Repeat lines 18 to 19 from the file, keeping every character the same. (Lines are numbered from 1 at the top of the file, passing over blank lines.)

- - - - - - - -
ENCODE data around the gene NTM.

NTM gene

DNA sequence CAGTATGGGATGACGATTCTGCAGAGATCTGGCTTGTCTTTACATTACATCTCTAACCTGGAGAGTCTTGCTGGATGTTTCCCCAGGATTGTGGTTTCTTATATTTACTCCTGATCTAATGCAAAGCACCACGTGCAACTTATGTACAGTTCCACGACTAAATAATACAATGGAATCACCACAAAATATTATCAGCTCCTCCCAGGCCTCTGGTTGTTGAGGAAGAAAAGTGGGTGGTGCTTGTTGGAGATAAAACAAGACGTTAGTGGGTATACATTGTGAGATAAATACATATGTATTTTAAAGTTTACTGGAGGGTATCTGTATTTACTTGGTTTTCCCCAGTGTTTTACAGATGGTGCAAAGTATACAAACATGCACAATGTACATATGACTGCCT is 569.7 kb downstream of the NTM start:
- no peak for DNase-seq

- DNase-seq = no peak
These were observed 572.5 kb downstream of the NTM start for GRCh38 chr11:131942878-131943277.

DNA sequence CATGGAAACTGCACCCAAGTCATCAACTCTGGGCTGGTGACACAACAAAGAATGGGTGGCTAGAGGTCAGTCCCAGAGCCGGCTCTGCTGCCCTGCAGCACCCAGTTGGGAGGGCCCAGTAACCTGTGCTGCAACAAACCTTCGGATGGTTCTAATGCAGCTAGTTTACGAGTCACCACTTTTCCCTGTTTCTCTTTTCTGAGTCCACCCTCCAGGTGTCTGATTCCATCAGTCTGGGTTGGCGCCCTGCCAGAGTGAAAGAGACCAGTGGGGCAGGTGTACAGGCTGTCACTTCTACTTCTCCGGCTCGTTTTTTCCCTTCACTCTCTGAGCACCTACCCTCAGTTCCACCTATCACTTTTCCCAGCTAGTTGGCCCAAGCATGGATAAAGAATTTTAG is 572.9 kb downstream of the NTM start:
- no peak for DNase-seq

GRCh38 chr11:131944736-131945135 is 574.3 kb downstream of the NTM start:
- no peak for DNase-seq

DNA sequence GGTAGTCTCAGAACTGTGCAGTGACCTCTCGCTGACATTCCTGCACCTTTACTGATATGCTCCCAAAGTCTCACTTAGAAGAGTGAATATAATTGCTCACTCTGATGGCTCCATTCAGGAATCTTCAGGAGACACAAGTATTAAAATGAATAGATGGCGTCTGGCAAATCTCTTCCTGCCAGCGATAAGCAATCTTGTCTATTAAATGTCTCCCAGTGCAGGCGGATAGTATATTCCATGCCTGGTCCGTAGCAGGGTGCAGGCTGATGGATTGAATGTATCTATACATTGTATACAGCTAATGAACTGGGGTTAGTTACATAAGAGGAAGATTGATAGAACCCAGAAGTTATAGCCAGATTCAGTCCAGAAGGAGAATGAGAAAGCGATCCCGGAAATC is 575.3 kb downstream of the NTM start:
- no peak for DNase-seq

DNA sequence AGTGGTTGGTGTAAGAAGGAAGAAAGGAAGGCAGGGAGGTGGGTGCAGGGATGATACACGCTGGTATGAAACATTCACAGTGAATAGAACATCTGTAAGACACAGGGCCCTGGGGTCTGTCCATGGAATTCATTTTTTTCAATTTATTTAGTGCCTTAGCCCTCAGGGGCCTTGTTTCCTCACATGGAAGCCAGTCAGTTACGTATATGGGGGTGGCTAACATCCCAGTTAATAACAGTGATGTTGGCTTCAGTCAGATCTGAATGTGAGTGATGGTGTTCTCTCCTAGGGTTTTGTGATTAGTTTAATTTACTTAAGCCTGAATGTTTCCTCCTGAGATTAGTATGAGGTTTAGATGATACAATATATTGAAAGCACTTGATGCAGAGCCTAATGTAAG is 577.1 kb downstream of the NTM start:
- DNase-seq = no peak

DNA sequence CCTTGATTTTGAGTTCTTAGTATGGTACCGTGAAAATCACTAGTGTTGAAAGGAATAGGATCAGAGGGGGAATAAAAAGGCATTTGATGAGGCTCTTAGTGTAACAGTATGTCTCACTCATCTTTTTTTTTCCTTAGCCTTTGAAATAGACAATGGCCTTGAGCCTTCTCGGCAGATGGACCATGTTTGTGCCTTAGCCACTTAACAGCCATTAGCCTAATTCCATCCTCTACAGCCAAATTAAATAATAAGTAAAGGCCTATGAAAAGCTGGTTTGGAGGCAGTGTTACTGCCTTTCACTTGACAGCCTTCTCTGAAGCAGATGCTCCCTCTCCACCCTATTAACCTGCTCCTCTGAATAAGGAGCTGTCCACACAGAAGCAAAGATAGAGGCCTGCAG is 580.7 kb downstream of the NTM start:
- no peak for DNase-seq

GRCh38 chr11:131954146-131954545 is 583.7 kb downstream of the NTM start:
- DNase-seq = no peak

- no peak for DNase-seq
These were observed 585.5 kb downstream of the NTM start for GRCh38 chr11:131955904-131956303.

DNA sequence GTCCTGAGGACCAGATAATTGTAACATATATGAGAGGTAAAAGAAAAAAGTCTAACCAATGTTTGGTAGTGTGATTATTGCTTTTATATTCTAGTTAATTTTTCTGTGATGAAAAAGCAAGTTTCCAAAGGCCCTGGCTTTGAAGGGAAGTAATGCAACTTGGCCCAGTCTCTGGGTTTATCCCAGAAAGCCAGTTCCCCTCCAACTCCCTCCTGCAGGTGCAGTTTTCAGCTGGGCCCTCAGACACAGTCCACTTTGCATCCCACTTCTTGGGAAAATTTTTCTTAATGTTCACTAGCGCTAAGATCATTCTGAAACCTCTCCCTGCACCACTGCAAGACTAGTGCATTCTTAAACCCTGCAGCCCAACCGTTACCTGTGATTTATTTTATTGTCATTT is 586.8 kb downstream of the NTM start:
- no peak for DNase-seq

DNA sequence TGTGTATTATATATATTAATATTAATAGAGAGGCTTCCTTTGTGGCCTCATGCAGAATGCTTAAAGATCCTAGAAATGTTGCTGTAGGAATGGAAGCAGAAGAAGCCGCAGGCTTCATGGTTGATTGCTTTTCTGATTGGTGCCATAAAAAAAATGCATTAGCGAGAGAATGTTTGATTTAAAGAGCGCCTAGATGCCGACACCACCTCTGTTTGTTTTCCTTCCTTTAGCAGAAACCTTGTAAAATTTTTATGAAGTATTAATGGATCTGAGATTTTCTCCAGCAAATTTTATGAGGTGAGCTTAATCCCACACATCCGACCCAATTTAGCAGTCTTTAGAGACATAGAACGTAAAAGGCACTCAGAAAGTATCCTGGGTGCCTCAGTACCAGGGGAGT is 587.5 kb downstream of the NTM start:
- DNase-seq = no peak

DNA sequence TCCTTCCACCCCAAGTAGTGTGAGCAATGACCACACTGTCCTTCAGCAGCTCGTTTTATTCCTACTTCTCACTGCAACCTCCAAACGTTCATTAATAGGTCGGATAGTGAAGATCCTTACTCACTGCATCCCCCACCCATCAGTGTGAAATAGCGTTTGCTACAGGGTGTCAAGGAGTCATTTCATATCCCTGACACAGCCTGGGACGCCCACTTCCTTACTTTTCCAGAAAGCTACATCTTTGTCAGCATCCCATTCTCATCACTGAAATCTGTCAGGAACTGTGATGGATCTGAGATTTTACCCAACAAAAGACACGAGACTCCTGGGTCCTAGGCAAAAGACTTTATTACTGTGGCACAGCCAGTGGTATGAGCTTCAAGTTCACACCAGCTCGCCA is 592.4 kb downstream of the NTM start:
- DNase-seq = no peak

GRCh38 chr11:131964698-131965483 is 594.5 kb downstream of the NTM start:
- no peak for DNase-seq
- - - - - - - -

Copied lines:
- DNase-seq = no peak

- no peak for DNase-seq